The numbers on record show a total of 26.3 million actual fewer prescriptions and 1.1 billion fewer tablets dispensed, in the 12 months after rescheduling. The only healthcare specialists who increased prescriptions during this period were pain specialists. Surgeons and primary care physicians showed the biggest decrease in allotted prescriptions, at 38.4% and 22.9% less, respectively.

The figures for decreases and increases for tablets dispensed are similar. The only specialty associated with an increase in the number of hydrocodone combination tablets dispensed was pain specialists, at an increase of 8.9%. The lowest decrease, at 2%, was dentists, and the most drastic decrease was among surgeons at 30.8% less tablets.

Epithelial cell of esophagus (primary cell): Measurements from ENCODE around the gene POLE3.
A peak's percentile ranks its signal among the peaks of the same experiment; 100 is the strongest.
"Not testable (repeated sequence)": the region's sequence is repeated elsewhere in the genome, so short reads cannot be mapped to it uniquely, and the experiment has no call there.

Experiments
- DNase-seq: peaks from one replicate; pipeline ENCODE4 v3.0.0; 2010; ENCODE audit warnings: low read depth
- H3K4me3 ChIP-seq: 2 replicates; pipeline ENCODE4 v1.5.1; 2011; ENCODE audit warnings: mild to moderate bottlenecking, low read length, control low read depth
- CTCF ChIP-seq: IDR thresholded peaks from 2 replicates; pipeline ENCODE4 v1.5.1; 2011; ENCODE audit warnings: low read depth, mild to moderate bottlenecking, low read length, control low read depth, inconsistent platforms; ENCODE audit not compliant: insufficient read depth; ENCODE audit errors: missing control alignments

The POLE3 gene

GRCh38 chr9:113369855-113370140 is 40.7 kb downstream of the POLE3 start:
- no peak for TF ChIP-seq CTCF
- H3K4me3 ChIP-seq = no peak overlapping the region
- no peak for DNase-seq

The researchers note the numerous actions that have been taken to address the opioid epidemic in recent years. They point to the ‘abrupt change’ in dispensing these products as an indication that rescheduling from III to II played a primary role. The findings are conclusive in the realm of lowering the number of prescriptions and tablets dispensed. However, the authors call for further research to assess whether these changes have had “an effect on access for patients, and are associated with the desired goals of reduced abuse, addiction, and overdose.”

For more information visit JAMA.